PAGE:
The last attempt to turn Sharapova vs. Williams into a rivalry followed the latter's relatively close match with Sharapova in the fourth round of Wimbledon last year, 7-6 (9), 6-4. But Williams won their next two matches by identical 1-and-3 scores. As someone once said, "It's only a rivalry if both players win a few. . ." and Sharapova hasn't beaten Williams since late 2004 (Williams leads the head-to-head, 8-2). Let's see if they both survive their semis.
I can't help but fall back on the old cliche — all he does is win, baby. . .
That's Roger Federer of Jupiter, er, Switzerland, who moved into the semis today with a win over Long John Isner of the USA, the scores were 6-4, 7-6 (5). It was the day after Swiss hopes had been crushed in a number of Olympic events, including the men's doubles in tennis. Federer and his partner, Stan Wawrinka, were the defending champs but they walked away with squat — just like the other hopeful Swiss athletes scattered throughout London.
But who better to shoulder the load of Swiss depression than "the maestro," who grinned after the match and said, of yesterday, "We (Swiss) were getting a little nervous."?
What can you say about his outstanding performance against one of the most dangerous players anyone may have the misfortune to meet on grass? Isner converted an outstanding 71 percent of his first serves, yet Federer, who served 63 percent, won more of his first serves than did Isner (albeit by a narrow 78 to 75 percent margin).
The first point of the second set tiebreaker was a classic. Isner hit a second serve that Federer handled with a dink return that drew Isner to the net. The American hit a drop volley with his forehand, just as Federer had anticipated. He passed Isner with a picture perfect down-the-line backhand.
Maria Sharapova, who's from Bradenton, Fla, but plays for the Russian team, was fighting for a place in the medal round (semifinals), and she turned in a gold-worthy performance against retiring hausfrau Kim Clijsters, an unseeded quarterfinalist from Belgium.
The No. 3 seed, Sharapova looked terrific. Clijsters had a banner day at the service notch, converting 76 percent of her first serves, yet Sharapova shoved many of them right back down her throat (you can read my Racquet Reaction to the match elsewhere), thanks to the shot that's been the catalytic ingredient in what is shaping up as Sharapova's career year — her service return.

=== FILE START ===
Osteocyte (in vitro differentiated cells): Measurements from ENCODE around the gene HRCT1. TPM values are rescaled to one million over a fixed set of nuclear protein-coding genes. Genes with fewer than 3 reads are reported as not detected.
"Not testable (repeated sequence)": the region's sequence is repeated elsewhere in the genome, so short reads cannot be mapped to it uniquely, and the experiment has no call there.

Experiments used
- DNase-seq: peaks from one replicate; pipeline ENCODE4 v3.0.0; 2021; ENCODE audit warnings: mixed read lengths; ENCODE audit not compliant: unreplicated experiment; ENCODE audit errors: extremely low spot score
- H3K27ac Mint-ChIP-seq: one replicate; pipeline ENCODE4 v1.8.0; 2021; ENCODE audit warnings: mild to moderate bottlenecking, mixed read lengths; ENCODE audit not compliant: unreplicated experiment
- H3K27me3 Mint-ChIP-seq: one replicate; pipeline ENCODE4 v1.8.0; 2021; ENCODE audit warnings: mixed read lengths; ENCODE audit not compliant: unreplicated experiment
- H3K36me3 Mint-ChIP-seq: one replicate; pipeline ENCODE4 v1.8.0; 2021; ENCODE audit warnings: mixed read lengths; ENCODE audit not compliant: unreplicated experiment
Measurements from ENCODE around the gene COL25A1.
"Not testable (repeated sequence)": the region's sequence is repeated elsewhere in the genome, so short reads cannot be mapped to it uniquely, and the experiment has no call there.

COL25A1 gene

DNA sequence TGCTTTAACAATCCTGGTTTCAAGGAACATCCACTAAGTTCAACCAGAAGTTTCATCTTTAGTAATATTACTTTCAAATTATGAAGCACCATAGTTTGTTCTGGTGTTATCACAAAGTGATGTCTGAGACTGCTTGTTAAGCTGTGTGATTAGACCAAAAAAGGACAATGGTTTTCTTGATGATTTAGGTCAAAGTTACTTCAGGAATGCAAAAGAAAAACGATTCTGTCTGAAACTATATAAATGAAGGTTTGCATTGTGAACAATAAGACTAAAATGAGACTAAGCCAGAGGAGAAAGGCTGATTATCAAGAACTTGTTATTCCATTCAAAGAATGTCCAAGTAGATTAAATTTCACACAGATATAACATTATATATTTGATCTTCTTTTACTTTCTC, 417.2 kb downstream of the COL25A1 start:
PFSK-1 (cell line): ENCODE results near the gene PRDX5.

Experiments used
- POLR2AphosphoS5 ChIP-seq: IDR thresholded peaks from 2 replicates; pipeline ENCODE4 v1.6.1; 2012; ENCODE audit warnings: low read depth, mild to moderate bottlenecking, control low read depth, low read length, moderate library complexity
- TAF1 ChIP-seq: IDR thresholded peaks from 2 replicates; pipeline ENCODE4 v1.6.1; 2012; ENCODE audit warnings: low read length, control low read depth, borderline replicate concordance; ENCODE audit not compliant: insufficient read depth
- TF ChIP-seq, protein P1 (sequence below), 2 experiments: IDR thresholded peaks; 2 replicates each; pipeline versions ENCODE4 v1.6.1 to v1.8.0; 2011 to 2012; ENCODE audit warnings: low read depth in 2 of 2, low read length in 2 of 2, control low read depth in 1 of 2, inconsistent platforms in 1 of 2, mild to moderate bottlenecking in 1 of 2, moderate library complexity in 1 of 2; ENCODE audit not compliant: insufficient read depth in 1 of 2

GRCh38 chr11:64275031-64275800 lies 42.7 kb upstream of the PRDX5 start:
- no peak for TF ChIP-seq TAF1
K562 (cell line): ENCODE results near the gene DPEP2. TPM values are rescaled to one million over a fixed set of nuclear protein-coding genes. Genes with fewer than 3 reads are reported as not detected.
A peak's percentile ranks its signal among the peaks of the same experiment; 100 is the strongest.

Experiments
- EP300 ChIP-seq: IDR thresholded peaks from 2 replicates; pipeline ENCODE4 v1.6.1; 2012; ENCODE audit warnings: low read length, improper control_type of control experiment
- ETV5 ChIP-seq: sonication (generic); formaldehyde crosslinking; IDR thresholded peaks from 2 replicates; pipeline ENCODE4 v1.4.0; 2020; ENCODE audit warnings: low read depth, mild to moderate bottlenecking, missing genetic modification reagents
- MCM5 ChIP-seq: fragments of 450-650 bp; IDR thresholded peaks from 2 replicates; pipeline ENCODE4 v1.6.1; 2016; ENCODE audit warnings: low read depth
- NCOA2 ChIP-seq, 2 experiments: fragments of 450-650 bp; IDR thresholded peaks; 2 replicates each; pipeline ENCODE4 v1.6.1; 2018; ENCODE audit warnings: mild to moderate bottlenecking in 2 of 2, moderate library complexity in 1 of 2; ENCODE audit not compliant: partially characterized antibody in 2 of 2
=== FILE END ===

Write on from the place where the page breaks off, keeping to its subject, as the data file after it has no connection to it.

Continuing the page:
Clijsters, a part-timer for various reasons including injury, is still dangerous. But I don't think she's had enough recent experience against seasoned, dedicated professionals like Sharapova. While many of the points were exciting, Sharapova blew out Clijsters in the first set and cut through her life a knife through butter at crunch time in the second set. Sharapova was nice enough to give her post-match interview in perfect English, without a trace of Russian accent.
I understand that living up to expectations when you've won Wimbledon at age 21, but Petra Kvitova of the Czech Republic is developing into a disappointingly erratic — and to her fans, maddening — player. She had a great opportunity to make the medal round at the Olympics and had a surprisingly kind draw all the way to the quarterfinals and her match today with Maria Kirilenko.
All credit to Kirilenko, but didn't you also expect more out of the slumping Kivtova and this manageable draw she was given? At the start of the year, she was a few swings of the racquet from becoming the new No. 1. Instead Victoria Azarenka of Belarus grabbed the honor. Kivitova has had some decent results since then (remember, in tennis you're graded on a curve) but more ghastly ones. She should wait until she's at least as experienced, and has been through as much (good and bad) as Li Na of China before she emulates her.
by Pete Bodo
It occurred to me about halfway through the schedule at Wimbledon today that if this were to be one of those familiar, topsy-turvy events of Olympiads past, this would have to be the day of the bloodbath. And for a while there, it looked like it might be. Early on, high seeds Novak Djokovic, Andy Murray, and Maria Sharapova were all down a set.
But by the time what dust could be beaten out of those verdant lawns had settled, it was clear that for the second Olympic tennis games in a row, the tournament will be more rather than less like a Grand Slam tournament, which are traditionally the domain of the top players. In fact, because of the crapshoot, best-of-three-set format used in the men's draw, there have been even fewer upsets that we had a right to expect.